Beer & Cocktails: both of you are delicious

28 May 2011 #beer #booze #churchkey #cocktails #columbia room #drinks #food #google

On Thursday I went to a neat event called “

The Art & Science of Beer” hosted by Google’s DC office. They had Greg Engert, the beer impressario from Churchkey, gave a ~90 minute talk with samples of 7 beers. Most of the talk was on the mechanics of beer making throughout history, and how what we think of as mainstream beer is really quite new, to the tune of 100-200 years. Beer like products have been brewed for thousands of years, but it would have been darker, smokier, funkier, sourer, chunkier and less “pure” than what we normally drink now.

The tasting menu he arranged was (in a sort of historical order, with his descriptions in italics):

  1. *Oud Beersel Oud Kriek. Brouwerij Oud Beersel. Traditional Fruit Lambic. Blegium. Tart & Funky. * I thought this one was fantastic, giving it ★★★. It was elegantly pink to look at, smell and taste. Definitely had a sour, funky taste but in a good way.
  2. *Aecht Schlenkerla Märzen. Brauerei Heller-Trum. Bamberg Rauchbier Märzen. Germany. Smoke. *★ This was the most interesting beer, but probably the one I would least like to have a whole glass of again. Rauchbier means “smoke beer,” and this is very smokey. It’s a bit like drinking your beer while standing in front of a smoking BBQ. Before kilns the fire smoking would have been employed frequently in beer making, but apparently this is somewhat unique because they use modern lager (?) techniques to remove most of the other flavors, which would normally yield a very smooth clear flavor, but in this case just overwhelmingly highlights the smoke flavor.
  3. *Orchard White. The bruery. Witbier. California. Fruit & Spice. *★★ Pretty good. It was wine-like to me, in appearance and flavor. A bit fruity, with spices like coriander, lavender and orange peel.
  4. Porterhouse Oyster Stout. Porterhouse Brewing Co. Dry Stout. Ireland. Roast.★★.5 This was a nice stouty flavor. I didn’t write much about it. Apparently the name comes from a long, convoluted process that basically means this beer was made for the poor (such as porters) and they also ate oysters.
  5. Aventinus. Brauerei Schneider. Weizenbock. Germany. Fruit & Spice.★★★★ This was probably my favorite. It was a brown, tasty beer that didn’t seemed fairly light tasting. Could imagine drinking a bit of it.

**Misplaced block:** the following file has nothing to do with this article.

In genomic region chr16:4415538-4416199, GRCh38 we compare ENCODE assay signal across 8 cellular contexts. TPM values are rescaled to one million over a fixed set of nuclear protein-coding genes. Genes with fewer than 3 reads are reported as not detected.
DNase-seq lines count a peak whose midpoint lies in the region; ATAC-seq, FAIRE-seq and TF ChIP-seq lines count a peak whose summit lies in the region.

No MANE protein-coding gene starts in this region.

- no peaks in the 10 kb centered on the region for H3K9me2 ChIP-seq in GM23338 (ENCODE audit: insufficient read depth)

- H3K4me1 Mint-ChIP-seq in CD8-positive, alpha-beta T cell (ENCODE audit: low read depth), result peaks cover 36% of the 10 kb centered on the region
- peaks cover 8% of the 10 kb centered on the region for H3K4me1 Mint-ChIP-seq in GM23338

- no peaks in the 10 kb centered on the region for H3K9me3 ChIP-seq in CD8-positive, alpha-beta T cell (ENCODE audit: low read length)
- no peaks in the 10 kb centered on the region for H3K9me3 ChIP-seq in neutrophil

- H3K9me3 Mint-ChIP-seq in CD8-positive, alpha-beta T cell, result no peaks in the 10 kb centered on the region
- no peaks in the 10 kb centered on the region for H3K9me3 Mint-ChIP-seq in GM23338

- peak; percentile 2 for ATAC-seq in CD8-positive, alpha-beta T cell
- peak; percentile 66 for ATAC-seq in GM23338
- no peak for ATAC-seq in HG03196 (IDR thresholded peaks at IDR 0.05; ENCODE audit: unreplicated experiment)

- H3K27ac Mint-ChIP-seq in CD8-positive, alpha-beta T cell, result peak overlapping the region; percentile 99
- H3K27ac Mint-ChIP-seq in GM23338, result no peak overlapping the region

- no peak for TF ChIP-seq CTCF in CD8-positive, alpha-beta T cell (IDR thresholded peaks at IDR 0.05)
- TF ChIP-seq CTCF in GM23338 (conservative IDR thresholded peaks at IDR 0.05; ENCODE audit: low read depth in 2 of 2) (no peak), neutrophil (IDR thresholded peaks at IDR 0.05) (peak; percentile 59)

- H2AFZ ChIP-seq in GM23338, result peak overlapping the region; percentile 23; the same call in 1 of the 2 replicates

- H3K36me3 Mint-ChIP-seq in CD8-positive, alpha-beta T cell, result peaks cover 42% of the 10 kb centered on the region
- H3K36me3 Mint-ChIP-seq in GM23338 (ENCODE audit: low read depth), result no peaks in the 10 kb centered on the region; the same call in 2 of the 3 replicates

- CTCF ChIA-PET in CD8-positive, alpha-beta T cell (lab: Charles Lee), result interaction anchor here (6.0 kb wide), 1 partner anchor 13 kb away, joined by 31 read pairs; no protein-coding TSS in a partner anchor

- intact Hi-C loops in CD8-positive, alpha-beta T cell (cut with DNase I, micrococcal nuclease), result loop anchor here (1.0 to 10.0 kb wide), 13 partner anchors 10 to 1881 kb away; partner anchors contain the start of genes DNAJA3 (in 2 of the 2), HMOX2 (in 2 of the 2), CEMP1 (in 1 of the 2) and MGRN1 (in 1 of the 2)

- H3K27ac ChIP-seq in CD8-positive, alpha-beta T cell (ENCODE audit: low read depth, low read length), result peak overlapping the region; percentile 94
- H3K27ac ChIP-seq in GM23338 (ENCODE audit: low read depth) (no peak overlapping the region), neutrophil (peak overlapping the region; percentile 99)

6. *Insanity. Weyerbacher Brewing. Barrel-Aged Barleywine. Pennsylvania. Malt. *★★ I was kinda meh on this one. It was fine, but nothing I would particularly want to return to. A bit bitter, perhaps, but he said it wasn’t.
  7. *Unearthly. Southern Tier Brewing. Imperial IPA. New York. Hop. *★★★ A good, hoppy beer, if that’s what your into.

He recommended gravitating toward Sierra Nevada Torpedo, Anything by Victory Brewing, and Saisons in the beer aisle. Afterwards there were some tasty hors d’œuvre and glasses of whichever beer you wished for. Overall a fantastic event, and very informative.


Marian took me to the lovely Columbia Room **on Friday. We arrived at ~5:05 and left ~7:30, and for about half of it were the only patrons in the bar. They do a **tasting menu of cocktails, with 2 prescribed and one up to each patron & their bartender. The staff was very warm and friendly, and while I can see how at its worst (particularly if it was “crowded,” which they seemingly strive to avoid) it could come off as a bit pretentious, we had an excellent time.

Derek, JP and Katie all made us feel well tended to and seemed genuinely excited about drinks & sharing drink with the world. We spent most of the time chatting with them about various ingredients behind the bar, getting free sniffs & sips of a few different things. (Oh, and they do have awesomely large ice blocks they cut down to size. Apparently the come from a local ice company that mostly makes them for ice sculpture).

The first drink we had was Chatham Artillery Punch. Classic southern punch w/ lots of booze, kinda sweet. Definitely packs more of a punch than you expect, given the small serving size. My recollection + googling says this has bourbon, cognac and Jamaican rum plus sugar, lemon juice and sparkling wine.

Second was a whiskey and coke, but it was a light whiskey (3-6 months aged), kinda like moonshine he claims, from Texas (True Blue). JP/they made their own hickory smoked cola and carbonated it there. Some lime juice as well, plus some other random stuff. This tasted like a mix between the most delicious whiskey & coke ever and BBQ sauce. Surprising, and tasty. They served that with bourbon vanilla gelato (from Dulcezza), boiled peanuts (hard to eat with a spoon…) and a seasame sugar wafer thing.

Third I had a gin basil smash, because they had fresh basil sitting in front of us on the bar and it kept smelling delicious. It had a strong basil aroma, but wasn’t overpowering in the drink.

Marian’s Third was a passionfruit gin fizz (but it had egg white & sparkling wine, which wikipedia suggests is like a passionfruit silver diamond gin fizz or something) that was delicious. Fruity, but not too sweet. I only got a few sips of this one, so you know it must be good.

The last drinks were served with salty truffle oil marcona almonds & these really fresh, not salty, olives.

We had a fantastic time, and would strongly encourage you to go if you’re ready for an evening of over engineered, tasty cocktails. We were nervous about going so early, but in the end I think it was more pleasant having an even smaller scale experience.

Now it’s time to detox my poor, poor liver.